"I know Jeff pretty well, on a D.C. Blue Devils team, and we gained a friendship from there," Durant said. "He's a great player, and I can't wait to play with him."
The Atlanta Hawks used the No. 3 pick, their first of two in the lottery on Al Horford, who saluted the pro-Florida crowd with the Gator chomp. The two-time defending NCAA champions became the first school with three players selected in the top 10 of the same draft.
They made it when Corey Brewer went to Minnesota at No. 7 and Joakim Noah -- donning a brown bow tie and getting a huge reaction from his hometown crowd -- was taken by Chicago two picks later.
"This is an unbelievable experience" Horford said. "Winning two national championships. Moving up to the next level is unreal."
The Hawks passed on Michael Conley Jr., even though they still need a point guard after passing on Chris Paul and Deron Williams two years ago. The Memphis Grizzlies then grabbed Conley, Oden's teammate since their junior high days and the third freshman in the top four picks.
Atlanta finally grabbed that point guard by taking Acie Law at No. 11 -- the first college senior taken.
"Freshmen are very, very talented," Law said. "I think in the draft, it's all about position and what a team needs, and you see some great, great players in this draft. I'm happy with the team that I went to and just happy to get to Atlanta and help turn that franchise around."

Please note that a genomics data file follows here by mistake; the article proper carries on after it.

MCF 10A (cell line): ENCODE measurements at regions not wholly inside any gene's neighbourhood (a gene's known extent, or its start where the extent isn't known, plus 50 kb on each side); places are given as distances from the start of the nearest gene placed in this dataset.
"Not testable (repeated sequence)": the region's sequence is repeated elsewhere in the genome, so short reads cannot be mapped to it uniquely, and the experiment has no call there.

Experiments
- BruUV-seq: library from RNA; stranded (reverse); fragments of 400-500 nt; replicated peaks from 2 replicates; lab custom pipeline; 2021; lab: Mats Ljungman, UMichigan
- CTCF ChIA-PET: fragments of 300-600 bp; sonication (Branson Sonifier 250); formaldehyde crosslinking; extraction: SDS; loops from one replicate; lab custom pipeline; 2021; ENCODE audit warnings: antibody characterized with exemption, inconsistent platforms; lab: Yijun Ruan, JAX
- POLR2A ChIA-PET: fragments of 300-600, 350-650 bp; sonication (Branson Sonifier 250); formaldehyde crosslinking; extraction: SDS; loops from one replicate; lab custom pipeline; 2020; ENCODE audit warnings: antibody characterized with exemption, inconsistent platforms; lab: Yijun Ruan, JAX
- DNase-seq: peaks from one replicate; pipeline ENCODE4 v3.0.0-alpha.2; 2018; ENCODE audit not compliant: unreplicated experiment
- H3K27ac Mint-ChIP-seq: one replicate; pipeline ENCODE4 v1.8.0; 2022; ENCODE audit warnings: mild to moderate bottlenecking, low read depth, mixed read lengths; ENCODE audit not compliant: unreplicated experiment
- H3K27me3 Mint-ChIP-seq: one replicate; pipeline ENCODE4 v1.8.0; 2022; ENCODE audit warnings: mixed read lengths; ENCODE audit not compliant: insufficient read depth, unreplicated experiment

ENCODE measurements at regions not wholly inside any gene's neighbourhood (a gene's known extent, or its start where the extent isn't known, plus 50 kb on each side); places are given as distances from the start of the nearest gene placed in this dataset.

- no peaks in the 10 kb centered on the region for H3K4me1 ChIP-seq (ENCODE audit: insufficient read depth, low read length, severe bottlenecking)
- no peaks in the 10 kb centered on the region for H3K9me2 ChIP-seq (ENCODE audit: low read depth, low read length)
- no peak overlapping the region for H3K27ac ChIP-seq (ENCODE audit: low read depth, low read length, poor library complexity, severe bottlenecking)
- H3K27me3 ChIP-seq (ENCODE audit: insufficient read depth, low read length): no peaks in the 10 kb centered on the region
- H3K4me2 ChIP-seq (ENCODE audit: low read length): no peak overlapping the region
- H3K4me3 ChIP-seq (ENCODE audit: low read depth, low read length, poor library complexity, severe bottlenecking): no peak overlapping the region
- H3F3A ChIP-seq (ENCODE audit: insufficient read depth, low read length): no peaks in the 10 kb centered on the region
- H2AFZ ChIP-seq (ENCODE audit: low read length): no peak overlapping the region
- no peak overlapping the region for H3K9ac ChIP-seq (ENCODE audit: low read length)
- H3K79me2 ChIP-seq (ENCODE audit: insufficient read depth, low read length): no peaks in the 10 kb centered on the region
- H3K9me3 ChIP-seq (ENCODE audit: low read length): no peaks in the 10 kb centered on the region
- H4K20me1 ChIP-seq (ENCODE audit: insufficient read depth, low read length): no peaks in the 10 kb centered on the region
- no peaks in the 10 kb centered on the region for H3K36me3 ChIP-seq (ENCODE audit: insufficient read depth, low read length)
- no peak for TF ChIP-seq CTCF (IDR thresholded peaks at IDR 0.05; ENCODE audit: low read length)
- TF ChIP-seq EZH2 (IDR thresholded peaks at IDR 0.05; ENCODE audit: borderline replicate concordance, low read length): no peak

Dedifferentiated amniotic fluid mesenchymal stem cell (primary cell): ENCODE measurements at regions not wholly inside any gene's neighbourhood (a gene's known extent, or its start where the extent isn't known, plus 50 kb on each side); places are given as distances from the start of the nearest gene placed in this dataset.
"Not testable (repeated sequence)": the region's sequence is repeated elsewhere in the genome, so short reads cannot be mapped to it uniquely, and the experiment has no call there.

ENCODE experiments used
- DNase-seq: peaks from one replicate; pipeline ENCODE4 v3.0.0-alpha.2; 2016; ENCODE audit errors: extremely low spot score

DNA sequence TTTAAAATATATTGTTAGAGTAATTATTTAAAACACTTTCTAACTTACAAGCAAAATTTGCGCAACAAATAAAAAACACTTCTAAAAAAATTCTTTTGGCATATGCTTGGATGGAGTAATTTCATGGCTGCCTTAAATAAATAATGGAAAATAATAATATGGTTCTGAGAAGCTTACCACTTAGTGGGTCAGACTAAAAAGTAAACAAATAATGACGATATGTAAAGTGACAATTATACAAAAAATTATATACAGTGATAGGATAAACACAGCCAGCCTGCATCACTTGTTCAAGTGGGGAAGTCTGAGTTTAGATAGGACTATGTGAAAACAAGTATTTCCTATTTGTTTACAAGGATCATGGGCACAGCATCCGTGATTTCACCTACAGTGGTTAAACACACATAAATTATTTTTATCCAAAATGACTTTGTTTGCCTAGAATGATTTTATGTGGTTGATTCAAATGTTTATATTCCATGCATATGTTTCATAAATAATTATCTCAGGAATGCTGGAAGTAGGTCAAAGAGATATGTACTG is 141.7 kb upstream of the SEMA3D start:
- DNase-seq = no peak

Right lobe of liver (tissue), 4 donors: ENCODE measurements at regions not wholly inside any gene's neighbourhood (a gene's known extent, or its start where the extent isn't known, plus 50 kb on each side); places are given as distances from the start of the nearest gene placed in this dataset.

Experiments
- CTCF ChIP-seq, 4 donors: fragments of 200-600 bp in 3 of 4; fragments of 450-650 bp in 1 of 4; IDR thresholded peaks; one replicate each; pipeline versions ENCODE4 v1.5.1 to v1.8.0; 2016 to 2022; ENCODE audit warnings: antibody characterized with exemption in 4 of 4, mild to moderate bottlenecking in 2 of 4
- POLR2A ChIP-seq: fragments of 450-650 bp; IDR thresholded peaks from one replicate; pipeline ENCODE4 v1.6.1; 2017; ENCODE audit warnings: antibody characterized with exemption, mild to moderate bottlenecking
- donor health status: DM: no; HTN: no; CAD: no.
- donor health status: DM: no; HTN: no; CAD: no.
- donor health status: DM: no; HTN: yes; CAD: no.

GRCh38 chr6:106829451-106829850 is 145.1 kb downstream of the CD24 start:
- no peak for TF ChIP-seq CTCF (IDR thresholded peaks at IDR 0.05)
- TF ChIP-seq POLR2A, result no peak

The Milwaukee Bucks took a chance at No. 6 on the draft's mystery player, Chinese forward Yi Jianlian. Though Yi was getting plenty of attention -- half of the record 60 international media members were from China -- he came with plenty of question marks. He hasn't played against top competition in the Chinese leagues, and he is rumored to be older than the 19 he is listed.
Milwaukee also ignored concerns that Yi only wanted to play in a major market with a large Asian population. He didn't even work out for the Bucks.
"It's a surprise to me as well, because when I was in China, Milwaukee didn't come to watch me play or work out," Yi said. "Myself, I'm not really familiar with the city, but I'm happy with the team and I'm happy to play in the NBA."
Charlotte took North Carolina's Brandan Wright at No. 8, and Washington center Spencer Hawes was picked by Sacramento, the fourth and fifth freshmen in the top 10.
The Bobcats later sent Wright's draft rights to Golden State for guard Jason Richardson and the rights to Jermareo Davidson, taken by the Warriors at No. 36.
Ohio State's Daequan Cook went to Philadelphia at No. 21, giving both national championship-game teams three players in the first round. His rights later were sent to Miami for the rights to Jason Smith of Colorado State, taken by the Heat with the 20th pick.
Thaddeus Young (Philadelphia, No. 12) and Javaris Crittenton (Los Angeles Lakers, No. 19) gave Georgia Tech two first-rounders. Sean Williams (No. 17, New Jersey) and Jared Dudley (No. 22, Charlotte) did the same for Boston College -- though Williams was kicked off the team last season for rules violations.